Monday, June 2, 2008

Motorcycle Booksignings

I love to do booksignings for events that are different from the usual bookstore signings. Since I ride a Harley-Davidson Road King motorcycle and have ridden motorcycles all my life, it follows that my detectives ride motorcycles. I don't think there is a more appropriate vehicle for a detective, which is a straight line through genres from the Western marshals riding horses. Motorcycles don't eat grass but they don't burn much gas either. And there's not as much coming out the other end.

For Memorial Day weekend I was the guest author at a Vintage Motorcycle Show hosted by the Old Strokers Motorcycle Works and Cafe in Everett Washington. Now you might wonder how that works out, considering the traditional stereotype of a biker as a skull and crossbones, itinerate mechanic who dropped out of school to ride the trails; and not a very good mechanic either since he seemed to be always working on the darn thing.

I don't subscribe to that stereotype. There is nothing better or easier to carry on a long ride than a good book. Unless of course it's a PDA of some sort that will store a thousand books, including a service manual and the "Motorcycle Guide to the Universe", as well as "Murder In La Paz", "Death Mask of the Jaguar" and "The Seattle Barista Killer"...must reads for any serious biker.

Bikers, like cowboys, have always read books, and they sometimes read the magazine articles before looking at the pictures they tear out and pin up on the walls of shops. Okay, maybe they look at the pictures first. But these days there is more time for reading because the motorcycles run better. Of course there are purists, but you throw away that pesky carb and replace it with fuel injection, and you have a recipe for a lot more riding and a lot less fixing.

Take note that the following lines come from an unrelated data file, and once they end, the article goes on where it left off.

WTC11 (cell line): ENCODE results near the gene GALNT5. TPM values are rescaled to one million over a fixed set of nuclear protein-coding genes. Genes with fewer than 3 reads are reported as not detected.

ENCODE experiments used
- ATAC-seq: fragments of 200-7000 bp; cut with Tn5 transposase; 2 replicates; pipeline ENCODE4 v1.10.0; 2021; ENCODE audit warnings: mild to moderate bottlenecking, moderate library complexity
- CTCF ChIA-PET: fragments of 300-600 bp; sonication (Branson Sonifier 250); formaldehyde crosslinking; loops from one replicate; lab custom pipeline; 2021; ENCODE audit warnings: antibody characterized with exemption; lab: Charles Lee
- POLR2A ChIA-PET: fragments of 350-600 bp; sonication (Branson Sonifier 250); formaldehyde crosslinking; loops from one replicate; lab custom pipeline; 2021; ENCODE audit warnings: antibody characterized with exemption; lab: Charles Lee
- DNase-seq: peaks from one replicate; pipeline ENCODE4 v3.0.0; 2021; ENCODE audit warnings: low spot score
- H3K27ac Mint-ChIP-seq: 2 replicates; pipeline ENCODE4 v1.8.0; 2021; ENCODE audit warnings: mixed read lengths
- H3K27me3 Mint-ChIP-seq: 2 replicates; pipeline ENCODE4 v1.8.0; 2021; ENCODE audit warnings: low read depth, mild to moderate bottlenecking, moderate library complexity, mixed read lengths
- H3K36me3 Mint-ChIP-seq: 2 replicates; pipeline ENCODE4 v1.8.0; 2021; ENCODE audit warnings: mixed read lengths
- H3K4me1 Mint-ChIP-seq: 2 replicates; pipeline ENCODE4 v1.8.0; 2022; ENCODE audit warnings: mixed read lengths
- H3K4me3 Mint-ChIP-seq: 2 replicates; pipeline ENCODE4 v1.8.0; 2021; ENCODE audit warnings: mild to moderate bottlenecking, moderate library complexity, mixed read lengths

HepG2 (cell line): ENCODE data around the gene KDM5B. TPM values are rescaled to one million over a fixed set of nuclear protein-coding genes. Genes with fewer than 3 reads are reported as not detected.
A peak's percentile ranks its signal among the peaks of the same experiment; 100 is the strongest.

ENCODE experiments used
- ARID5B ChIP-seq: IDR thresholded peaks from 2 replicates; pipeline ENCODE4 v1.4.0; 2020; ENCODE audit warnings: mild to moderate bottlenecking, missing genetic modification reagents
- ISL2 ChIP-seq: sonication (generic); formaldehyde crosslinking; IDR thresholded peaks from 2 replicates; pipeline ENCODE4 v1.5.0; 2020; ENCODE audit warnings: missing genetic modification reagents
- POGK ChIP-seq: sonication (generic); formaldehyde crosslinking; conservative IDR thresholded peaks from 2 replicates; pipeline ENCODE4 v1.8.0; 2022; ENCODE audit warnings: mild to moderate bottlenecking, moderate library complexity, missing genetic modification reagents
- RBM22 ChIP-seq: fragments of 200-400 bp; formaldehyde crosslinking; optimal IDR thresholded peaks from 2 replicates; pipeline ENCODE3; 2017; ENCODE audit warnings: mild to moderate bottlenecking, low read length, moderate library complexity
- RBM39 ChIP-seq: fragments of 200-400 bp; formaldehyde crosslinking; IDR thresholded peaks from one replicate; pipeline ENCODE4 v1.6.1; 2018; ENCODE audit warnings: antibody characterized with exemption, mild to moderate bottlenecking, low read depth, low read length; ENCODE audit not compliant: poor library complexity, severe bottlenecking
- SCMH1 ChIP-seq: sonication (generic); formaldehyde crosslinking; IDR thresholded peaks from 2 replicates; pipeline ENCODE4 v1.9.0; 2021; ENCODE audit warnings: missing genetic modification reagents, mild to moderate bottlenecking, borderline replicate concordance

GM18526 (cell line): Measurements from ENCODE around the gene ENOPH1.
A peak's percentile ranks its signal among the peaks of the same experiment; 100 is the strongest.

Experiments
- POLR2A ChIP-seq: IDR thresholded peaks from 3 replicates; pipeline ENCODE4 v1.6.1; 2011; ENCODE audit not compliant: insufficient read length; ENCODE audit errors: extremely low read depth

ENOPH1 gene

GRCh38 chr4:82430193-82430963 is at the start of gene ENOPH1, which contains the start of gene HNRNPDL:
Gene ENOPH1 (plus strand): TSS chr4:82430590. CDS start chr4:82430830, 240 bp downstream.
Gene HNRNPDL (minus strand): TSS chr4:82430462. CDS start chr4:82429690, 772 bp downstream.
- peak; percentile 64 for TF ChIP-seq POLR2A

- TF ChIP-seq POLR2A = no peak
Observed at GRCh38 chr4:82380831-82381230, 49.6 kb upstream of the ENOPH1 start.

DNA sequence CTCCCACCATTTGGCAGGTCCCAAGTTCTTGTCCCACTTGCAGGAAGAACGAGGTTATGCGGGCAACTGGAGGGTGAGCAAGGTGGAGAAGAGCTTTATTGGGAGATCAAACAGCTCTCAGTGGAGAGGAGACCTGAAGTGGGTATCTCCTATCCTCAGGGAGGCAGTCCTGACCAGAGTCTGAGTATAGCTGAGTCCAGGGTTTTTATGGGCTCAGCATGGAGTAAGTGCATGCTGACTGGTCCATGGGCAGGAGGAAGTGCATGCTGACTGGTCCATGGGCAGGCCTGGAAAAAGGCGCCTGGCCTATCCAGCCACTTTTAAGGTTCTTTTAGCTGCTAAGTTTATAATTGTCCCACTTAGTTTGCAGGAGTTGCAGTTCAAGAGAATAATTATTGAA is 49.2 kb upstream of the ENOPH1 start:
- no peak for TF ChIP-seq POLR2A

And of course the ridership has changed, or more definitively, the biker community has expanded. It might include an emergency room intern studying Grey's Anatomy on his laptop in a roadside internet cafe in Baja. Or a retired couple in the Black Hills on a last adventure, with a copy of AARP magazine and a couple of paperbacks in their saddlebags. I was quite surprised when a local Harley-Davidson chapter did a group ride to go play miniature golf. Yikes! What's next, shuffleboard on vintage Cushman walkers? Well...why not?

So, you get all types at a motorcycle event these days, which is a good thing. Memorial Day weekend I had some great conversations, did a few readings when the bands weren't playing, sold many books, and even got to ride my Harley. Oh, and one more thing, there are more women bikers (and mechanics) all the time; it's the fastest growing segment of motorcycle owners. And they definitely read lots of books. Ride Sally, Ride.

Murdoch Hughes
Award-winning author